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Thread: Jack Oliver Aaron's Introduction To Socionics 2: The Functions of Model A

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    Default Jack Oliver Aaron's Introduction To Socionics 2: The Functions of Model A

    Model A – Named “A” after Aušra Augustinavičiūtė herself, Model A is the most prolific model in Socionics for the structuring of the eight IM Elements, sorting each of them into one of eight functions which have a particular effect on how we approach that kind of information. Each of the 16 types can be identified through its unique structuring in this model, showing how they vary in their strength and valuing of each kind of information metabolism.

    Function – Model A is comprised of eight functions which each of the eight IM Elements are assigned to depending on your type. The function details how each type approaches its assigned IM Element, determining its level of strength, consciousness and whether it is valued or not. These are the Leading function, Creative function, Role function, Vulnerable function, Suggestive function, Mobilising function, Ignoring function and Demonstrative function in that order.

    Mental/Vital – The eight functions can be divided by this dichotomy based on how aware we are of the functions. Those kinds of information which are assigned to mental functions are in our conscious, meaning that we are actively aware of them. Those which are assigned to vital functions are in our unconscious, meaning that we are unaware of their effects on us from day to day.

    Strong/Weak – Depending on our type, certain kinds of information metabolism will be strong or weak, meaning we find it easy or difficult to act on that kind of information effectively. Strength/Weakness can be divided into four levels, known as Dimensionality which varies from One-Dimensionality to Four-Dimensionality:

    • One-Dimensionality (1D) – Very Weak. We can only use these kinds of information at the most basic and rudimentary level.

    • Two-Dimensionality (2D) – Weak. We have to work at these kinds of information to achieve adequacy in it. Usually its use will be tiring to maintain.

    • Three-Dimensionality (3D) – Strong. We can easily and readily metabolise these kinds of information, acting on them as and when we wish.

    • Four-Dimensionality (4D) – Very Strong. These kinds of information are so prevalent in us that they strongly dictate how we move and communicate in the world. People can easily be recognised by the IM Elements assigned to these strongest functions.

    Valued/Subdued – Depending on our type, certain kinds of information metabolism will be valued or subdued (not valued), meaning we will appreciate those kinds of information in our surroundings or reject/avoid them.

    Blocks – By combining the Strong/Weak and Valued/Subdued dichotomies, we form the four blocks which the eight functions can be separated into:

    • Ego – Mental, Strong and Valued. The most apparent part of our personality. IM Elements in the Ego Block are those which we actively bring to the world, conducting ourselves and affecting our surroundings according to them.

    • Super-Ego – Mental, Weak and Subdued. The painful expectations of society on us. IM Elements in the Super-Ego Block are those which we are expected by others to use but which we have no wish for and no ability to deliver. As a result, these kinds of information are a constant source of neurosis.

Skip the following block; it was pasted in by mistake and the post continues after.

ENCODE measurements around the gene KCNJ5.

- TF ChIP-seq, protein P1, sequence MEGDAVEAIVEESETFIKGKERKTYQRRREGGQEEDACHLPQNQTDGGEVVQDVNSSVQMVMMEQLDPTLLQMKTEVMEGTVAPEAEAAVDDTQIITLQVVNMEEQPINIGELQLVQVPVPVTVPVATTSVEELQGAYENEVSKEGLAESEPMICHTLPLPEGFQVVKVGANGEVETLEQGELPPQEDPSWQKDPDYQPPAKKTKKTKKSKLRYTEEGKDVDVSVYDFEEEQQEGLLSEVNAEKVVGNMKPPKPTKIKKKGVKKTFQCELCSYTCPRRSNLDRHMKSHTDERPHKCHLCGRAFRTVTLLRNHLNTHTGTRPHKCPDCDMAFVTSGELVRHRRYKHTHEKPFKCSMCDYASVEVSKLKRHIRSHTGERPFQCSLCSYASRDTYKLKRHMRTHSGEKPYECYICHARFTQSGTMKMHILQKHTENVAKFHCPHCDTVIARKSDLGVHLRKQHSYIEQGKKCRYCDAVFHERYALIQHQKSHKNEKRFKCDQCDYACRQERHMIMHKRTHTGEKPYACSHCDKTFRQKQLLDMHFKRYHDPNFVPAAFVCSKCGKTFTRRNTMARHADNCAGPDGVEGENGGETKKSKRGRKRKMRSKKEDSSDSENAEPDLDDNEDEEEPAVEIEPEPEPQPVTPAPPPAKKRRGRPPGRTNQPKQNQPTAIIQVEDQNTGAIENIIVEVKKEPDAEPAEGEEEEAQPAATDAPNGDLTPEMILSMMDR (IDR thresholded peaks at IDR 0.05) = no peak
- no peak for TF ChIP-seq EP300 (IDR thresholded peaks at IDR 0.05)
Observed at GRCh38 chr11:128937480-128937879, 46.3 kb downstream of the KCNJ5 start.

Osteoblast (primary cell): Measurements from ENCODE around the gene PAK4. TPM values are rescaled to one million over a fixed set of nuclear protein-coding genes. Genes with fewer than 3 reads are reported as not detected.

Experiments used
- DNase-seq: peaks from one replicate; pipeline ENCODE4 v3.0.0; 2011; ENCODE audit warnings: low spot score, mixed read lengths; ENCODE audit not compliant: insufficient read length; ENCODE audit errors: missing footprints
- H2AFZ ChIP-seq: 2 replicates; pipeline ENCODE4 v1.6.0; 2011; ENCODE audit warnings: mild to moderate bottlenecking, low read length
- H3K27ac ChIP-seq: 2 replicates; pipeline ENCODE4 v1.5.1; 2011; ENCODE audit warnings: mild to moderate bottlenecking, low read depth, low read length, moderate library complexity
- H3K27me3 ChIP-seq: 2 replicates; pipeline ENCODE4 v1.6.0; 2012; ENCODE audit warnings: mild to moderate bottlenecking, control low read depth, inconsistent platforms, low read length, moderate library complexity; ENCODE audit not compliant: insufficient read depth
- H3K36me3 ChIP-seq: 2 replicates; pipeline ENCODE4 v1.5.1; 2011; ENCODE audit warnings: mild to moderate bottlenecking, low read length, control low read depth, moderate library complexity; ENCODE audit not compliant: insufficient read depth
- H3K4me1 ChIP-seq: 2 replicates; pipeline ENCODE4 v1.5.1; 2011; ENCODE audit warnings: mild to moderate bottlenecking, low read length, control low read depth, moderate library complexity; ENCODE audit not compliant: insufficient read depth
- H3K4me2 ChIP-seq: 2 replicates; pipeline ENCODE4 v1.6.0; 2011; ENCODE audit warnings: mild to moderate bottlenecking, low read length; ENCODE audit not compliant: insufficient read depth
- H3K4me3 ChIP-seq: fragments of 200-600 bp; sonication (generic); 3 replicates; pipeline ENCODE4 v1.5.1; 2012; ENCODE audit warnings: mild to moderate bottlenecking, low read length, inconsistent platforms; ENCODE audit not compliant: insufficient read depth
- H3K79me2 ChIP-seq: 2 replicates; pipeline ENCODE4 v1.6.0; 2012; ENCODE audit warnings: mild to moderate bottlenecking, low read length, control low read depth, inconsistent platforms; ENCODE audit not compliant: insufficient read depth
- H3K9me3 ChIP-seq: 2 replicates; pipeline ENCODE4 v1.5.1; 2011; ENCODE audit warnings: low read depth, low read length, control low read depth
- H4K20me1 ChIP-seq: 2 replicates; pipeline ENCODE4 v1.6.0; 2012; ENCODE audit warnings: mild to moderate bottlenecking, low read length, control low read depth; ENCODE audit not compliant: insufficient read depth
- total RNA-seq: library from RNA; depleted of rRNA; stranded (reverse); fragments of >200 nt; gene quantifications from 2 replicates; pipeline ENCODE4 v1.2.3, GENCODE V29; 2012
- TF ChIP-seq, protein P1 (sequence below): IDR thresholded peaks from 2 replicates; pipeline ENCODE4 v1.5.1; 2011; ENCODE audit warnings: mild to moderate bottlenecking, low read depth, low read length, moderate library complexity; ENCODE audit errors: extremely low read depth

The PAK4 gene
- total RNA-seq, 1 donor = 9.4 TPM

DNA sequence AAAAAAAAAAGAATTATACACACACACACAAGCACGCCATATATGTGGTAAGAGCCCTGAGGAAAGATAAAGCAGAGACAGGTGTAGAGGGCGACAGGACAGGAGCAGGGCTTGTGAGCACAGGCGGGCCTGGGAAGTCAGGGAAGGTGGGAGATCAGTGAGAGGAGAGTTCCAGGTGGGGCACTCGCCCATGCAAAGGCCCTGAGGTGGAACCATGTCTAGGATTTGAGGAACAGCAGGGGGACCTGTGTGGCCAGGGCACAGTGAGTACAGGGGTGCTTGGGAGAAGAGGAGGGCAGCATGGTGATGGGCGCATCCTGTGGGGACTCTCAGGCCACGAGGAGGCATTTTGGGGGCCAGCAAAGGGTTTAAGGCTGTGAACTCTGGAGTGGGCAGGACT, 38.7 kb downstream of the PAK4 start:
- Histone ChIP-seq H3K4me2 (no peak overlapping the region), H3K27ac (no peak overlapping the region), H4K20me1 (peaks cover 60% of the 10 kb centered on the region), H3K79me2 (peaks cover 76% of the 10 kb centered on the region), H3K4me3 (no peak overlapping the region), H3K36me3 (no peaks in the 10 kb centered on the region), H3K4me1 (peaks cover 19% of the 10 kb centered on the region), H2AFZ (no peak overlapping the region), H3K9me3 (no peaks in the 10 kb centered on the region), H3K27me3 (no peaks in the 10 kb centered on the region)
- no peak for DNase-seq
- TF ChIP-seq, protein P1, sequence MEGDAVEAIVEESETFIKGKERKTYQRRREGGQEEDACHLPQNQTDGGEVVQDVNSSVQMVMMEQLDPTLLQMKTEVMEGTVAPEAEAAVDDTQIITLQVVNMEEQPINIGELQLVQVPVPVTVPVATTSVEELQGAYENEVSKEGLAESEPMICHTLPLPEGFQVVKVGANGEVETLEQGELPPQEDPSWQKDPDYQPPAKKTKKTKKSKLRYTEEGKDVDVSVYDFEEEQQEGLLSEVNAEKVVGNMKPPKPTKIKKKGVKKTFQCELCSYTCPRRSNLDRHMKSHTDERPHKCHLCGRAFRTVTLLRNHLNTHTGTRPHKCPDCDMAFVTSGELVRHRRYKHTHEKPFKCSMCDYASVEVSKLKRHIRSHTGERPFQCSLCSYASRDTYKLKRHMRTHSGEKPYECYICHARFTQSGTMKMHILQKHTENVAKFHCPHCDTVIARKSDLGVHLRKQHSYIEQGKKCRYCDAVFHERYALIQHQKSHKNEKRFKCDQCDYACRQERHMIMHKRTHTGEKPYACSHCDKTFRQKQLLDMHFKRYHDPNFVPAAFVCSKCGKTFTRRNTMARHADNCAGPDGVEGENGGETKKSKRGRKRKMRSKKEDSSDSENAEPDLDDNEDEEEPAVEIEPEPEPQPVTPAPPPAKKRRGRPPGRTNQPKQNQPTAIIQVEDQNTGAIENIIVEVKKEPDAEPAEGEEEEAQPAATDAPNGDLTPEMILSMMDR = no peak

• Super-Id – Vital, Weak and Valued. The unconscious needs we find help with from others. IM Elements in the Super-Id Block are those which we are generally blind to but which we find ourselves being drawn to when supplied by others. We enjoy these kinds of information and find ourselves appreciating people who readily provide them.

    • Id – Vital, Strong and Subdued. The rejected approaches. We look down upon IM Elements in the Id Block as the alternative but incorrect ways of doing what we accomplish in our Ego. Instead of pursuing these kinds of information, we unconsciously carry them out as side effects of our natural motives, fulfilling the need with proficiency but without appreciation.



    Leading – The main program. Our actions and motivations are dictated by this function with it being responsible for our temperament. 2

    Creative – The helping function that works flexibly in order to serve the demands of the Leading function, helping them to be accomplished well.



    Vulnerable – The source of pain and frustration. We are unable to satisfy the demands of others on this function and loathe criticism in this area. 3

    Role – The act we have to put on to satisfy worldly demands. We do not enjoy this and can only keep it up so long before tiring.



    Mobilising – The area we wish to improve ourselves in. We are drawn to acting on these areas but without some help can sometimes slip up. 5

    Suggestive – The source of enjoyment and growth. We crave stimulation and help in this function from others but are incapable of satisfaction in it alone.


    Ignoring – The opposite approach to our leading function. It is rejected by us and seen as unimportant. We can easily use this when needed however. 8

    Demonstrative – As strong as our Leading function, this is demonstrated in our behaviour almost as a mockery, abused for purposes outside itself.

    Example of Model A for an ILE. As you can see, the IM Elements are drawn in their symbolised form in each of the function squares:

    model A.png
    Last edited by Jack Oliver Aaron; 12-09-2013 at 09:17 PM.

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